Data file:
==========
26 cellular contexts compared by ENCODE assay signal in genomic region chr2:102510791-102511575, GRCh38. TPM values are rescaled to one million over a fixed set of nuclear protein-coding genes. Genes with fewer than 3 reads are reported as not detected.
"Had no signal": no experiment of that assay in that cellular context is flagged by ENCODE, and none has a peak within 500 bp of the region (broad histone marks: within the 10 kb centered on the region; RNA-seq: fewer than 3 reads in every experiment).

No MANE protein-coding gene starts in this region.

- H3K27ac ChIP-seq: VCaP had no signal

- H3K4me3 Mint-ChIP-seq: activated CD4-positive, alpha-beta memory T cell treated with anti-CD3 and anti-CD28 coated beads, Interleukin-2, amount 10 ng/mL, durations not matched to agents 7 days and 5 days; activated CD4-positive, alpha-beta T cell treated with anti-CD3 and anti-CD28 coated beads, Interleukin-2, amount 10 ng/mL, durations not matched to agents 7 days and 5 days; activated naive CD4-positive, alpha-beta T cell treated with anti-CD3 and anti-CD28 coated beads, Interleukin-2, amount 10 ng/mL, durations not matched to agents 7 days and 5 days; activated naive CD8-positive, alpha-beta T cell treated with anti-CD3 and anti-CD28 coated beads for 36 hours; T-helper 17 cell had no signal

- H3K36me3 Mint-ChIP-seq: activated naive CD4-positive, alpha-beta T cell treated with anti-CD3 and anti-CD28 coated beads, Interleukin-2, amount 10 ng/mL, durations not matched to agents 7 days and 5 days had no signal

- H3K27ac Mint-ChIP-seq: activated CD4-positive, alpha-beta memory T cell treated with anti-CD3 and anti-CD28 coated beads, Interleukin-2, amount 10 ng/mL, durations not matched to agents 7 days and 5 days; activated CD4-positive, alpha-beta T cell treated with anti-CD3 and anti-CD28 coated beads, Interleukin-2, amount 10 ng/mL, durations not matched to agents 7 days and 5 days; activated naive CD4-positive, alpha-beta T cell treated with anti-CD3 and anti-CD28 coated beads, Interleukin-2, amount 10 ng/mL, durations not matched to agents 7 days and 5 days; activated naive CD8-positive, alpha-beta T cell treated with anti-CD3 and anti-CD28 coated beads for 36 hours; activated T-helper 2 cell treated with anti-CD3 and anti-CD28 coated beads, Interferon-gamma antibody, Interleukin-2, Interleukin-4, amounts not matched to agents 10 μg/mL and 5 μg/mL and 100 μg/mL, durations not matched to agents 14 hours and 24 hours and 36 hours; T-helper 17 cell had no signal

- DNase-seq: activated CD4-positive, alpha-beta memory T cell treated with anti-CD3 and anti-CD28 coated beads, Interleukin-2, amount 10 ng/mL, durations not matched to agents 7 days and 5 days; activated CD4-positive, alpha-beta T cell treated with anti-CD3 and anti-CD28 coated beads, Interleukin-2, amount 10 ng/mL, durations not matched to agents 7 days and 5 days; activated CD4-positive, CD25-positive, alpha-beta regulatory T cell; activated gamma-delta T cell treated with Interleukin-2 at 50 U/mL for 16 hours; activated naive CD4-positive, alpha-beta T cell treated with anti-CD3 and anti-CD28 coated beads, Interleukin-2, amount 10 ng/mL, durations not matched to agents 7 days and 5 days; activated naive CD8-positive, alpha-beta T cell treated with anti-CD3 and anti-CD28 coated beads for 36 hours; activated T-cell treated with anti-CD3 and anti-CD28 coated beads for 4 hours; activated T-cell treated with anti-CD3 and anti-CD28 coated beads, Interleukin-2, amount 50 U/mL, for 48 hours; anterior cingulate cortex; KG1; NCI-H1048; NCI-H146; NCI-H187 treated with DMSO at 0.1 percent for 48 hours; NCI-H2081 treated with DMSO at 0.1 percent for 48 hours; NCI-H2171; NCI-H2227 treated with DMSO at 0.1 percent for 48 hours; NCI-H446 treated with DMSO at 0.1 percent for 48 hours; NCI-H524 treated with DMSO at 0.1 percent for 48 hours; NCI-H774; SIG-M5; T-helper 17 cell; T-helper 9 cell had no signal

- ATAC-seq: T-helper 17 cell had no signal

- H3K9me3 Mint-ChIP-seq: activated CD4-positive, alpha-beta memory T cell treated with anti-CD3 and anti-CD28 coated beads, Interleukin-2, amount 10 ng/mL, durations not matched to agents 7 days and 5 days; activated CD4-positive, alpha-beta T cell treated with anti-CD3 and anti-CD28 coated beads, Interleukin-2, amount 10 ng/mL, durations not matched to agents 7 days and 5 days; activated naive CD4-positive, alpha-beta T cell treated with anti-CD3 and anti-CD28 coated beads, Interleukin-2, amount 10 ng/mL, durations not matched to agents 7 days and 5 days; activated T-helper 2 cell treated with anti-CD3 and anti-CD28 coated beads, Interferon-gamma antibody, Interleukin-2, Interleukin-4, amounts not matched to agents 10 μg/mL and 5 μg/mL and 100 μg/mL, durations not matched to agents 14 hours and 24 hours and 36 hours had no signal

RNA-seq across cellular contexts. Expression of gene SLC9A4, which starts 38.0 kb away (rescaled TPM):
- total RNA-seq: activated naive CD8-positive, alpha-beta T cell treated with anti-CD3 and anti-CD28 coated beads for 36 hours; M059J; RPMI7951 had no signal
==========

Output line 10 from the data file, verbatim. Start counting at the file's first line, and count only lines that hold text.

- H3K9me3 Mint-ChIP-seq: activated CD4-positive, alpha-beta memory T cell treated with anti-CD3 and anti-CD28 coated beads, Interleukin-2, amount 10 ng/mL, durations not matched to agents 7 days and 5 days; activated CD4-positive, alpha-beta T cell treated with anti-CD3 and anti-CD28 coated beads, Interleukin-2, amount 10 ng/mL, durations not matched to agents 7 days and 5 days; activated naive CD4-positive, alpha-beta T cell treated with anti-CD3 and anti-CD28 coated beads, Interleukin-2, amount 10 ng/mL, durations not matched to agents 7 days and 5 days; activated T-helper 2 cell treated with anti-CD3 and anti-CD28 coated beads, Interferon-gamma antibody, Interleukin-2, Interleukin-4, amounts not matched to agents 10 μg/mL and 5 μg/mL and 100 μg/mL, durations not matched to agents 14 hours and 24 hours and 36 hours had no signal